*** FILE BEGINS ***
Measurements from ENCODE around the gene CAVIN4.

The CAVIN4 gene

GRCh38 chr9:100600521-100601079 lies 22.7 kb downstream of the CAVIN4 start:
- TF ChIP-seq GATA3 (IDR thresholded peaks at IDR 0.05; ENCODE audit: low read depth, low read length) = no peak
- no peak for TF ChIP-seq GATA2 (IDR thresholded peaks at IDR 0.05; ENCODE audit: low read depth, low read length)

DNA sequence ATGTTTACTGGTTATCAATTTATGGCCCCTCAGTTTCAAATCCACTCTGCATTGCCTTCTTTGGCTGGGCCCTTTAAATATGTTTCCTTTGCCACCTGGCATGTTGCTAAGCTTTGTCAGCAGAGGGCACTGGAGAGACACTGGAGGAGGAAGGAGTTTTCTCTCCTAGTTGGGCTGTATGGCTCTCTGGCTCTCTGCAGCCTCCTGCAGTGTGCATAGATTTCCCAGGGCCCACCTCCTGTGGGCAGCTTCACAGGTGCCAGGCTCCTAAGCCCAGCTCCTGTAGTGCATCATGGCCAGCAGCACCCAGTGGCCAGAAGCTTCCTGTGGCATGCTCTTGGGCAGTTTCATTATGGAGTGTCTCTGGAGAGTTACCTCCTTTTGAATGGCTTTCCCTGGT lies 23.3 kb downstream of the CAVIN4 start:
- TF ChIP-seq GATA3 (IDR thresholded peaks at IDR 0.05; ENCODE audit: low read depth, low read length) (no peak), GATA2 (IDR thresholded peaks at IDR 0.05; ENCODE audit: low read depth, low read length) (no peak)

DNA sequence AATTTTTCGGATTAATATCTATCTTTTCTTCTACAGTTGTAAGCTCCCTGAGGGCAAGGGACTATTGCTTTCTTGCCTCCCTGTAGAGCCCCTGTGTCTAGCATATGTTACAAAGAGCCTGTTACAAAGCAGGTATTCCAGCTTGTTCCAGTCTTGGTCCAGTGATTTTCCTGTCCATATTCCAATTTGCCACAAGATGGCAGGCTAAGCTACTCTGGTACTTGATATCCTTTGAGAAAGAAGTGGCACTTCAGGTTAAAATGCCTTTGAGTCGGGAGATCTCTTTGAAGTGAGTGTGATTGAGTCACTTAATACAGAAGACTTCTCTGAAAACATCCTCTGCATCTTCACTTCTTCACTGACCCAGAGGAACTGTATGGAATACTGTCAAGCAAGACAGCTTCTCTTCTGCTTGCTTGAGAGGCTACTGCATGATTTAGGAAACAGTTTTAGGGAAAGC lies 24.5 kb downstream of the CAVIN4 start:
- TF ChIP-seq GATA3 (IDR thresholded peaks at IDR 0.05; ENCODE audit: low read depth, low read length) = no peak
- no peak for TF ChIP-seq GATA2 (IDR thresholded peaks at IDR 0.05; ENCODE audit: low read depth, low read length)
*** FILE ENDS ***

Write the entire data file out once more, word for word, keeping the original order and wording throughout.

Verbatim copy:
Measurements from ENCODE around the gene CAVIN4.

The CAVIN4 gene

GRCh38 chr9:100600521-100601079 lies 22.7 kb downstream of the CAVIN4 start:
- TF ChIP-seq GATA3 (IDR thresholded peaks at IDR 0.05; ENCODE audit: low read depth, low read length) = no peak
- no peak for TF ChIP-seq GATA2 (IDR thresholded peaks at IDR 0.05; ENCODE audit: low read depth, low read length)

DNA sequence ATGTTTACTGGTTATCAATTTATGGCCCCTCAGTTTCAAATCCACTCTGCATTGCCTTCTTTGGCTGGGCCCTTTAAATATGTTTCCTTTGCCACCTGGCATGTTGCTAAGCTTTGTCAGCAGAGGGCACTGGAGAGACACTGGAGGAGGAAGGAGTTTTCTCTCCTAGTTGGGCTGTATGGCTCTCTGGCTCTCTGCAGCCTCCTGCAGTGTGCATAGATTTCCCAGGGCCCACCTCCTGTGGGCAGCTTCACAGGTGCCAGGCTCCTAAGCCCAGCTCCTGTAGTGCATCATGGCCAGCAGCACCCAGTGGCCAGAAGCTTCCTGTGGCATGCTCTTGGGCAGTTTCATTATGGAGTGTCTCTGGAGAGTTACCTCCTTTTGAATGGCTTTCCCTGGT lies 23.3 kb downstream of the CAVIN4 start:
- TF ChIP-seq GATA3 (IDR thresholded peaks at IDR 0.05; ENCODE audit: low read depth, low read length) (no peak), GATA2 (IDR thresholded peaks at IDR 0.05; ENCODE audit: low read depth, low read length) (no peak)

DNA sequence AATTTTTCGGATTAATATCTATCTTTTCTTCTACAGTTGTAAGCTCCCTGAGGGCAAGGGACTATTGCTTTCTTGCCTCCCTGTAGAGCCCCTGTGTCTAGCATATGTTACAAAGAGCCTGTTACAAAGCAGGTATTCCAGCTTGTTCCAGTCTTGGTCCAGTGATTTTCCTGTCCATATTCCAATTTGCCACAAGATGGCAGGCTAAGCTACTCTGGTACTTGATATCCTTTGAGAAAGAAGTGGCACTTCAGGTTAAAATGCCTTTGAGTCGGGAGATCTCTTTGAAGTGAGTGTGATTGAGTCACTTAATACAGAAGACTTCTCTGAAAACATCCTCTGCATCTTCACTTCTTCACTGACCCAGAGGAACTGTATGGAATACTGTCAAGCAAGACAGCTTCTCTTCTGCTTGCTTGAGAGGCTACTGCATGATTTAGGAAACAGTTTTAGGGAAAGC lies 24.5 kb downstream of the CAVIN4 start:
- TF ChIP-seq GATA3 (IDR thresholded peaks at IDR 0.05; ENCODE audit: low read depth, low read length) = no peak
- no peak for TF ChIP-seq GATA2 (IDR thresholded peaks at IDR 0.05; ENCODE audit: low read depth, low read length)